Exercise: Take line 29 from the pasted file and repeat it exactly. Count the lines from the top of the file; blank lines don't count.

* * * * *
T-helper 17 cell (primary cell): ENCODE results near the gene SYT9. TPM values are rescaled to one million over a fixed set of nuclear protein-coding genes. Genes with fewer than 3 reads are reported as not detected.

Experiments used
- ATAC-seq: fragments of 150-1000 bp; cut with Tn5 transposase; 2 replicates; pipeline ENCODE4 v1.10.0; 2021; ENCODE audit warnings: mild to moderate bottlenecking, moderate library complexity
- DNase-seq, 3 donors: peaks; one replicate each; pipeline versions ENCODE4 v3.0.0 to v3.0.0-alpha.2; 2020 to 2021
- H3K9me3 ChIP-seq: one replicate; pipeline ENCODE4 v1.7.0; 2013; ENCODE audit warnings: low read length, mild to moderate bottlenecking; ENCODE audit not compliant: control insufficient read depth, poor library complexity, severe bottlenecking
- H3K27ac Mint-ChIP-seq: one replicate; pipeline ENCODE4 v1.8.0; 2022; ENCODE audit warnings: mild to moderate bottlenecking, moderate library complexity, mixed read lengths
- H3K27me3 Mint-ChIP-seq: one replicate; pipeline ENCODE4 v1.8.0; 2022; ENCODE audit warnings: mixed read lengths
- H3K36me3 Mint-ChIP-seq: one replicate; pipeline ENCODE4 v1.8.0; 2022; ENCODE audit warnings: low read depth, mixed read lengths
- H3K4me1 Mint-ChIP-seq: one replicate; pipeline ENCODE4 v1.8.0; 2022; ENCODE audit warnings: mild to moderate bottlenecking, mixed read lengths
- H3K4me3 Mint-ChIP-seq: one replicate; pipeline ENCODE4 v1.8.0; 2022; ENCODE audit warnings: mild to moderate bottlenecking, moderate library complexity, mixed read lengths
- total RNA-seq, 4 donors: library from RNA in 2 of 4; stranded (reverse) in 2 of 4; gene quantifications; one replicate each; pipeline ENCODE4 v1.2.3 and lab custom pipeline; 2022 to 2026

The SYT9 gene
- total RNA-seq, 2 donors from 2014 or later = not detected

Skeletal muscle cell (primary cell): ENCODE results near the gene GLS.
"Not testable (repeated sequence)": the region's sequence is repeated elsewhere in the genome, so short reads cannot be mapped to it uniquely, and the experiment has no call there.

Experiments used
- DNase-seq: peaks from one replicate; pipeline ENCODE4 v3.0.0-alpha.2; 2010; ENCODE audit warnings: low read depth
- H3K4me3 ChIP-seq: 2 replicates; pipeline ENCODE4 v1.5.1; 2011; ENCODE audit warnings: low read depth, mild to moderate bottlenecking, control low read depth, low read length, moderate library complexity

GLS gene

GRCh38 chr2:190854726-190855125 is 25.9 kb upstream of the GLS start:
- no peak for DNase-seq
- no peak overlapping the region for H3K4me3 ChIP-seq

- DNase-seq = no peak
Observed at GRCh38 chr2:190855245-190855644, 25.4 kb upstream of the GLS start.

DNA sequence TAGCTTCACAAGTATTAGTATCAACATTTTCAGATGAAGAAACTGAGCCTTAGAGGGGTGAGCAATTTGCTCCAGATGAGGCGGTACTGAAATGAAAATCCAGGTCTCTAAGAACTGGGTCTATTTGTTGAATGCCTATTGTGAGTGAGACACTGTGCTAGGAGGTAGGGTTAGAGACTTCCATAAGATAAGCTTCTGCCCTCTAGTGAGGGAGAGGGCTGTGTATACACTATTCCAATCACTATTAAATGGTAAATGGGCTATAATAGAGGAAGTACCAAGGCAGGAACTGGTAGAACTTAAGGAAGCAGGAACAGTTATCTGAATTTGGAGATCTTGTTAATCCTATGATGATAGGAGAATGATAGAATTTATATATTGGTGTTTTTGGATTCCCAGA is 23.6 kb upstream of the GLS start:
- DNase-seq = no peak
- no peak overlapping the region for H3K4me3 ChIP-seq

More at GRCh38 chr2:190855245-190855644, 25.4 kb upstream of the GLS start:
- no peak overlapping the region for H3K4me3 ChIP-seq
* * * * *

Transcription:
- no peak overlapping the region for H3K4me3 ChIP-seq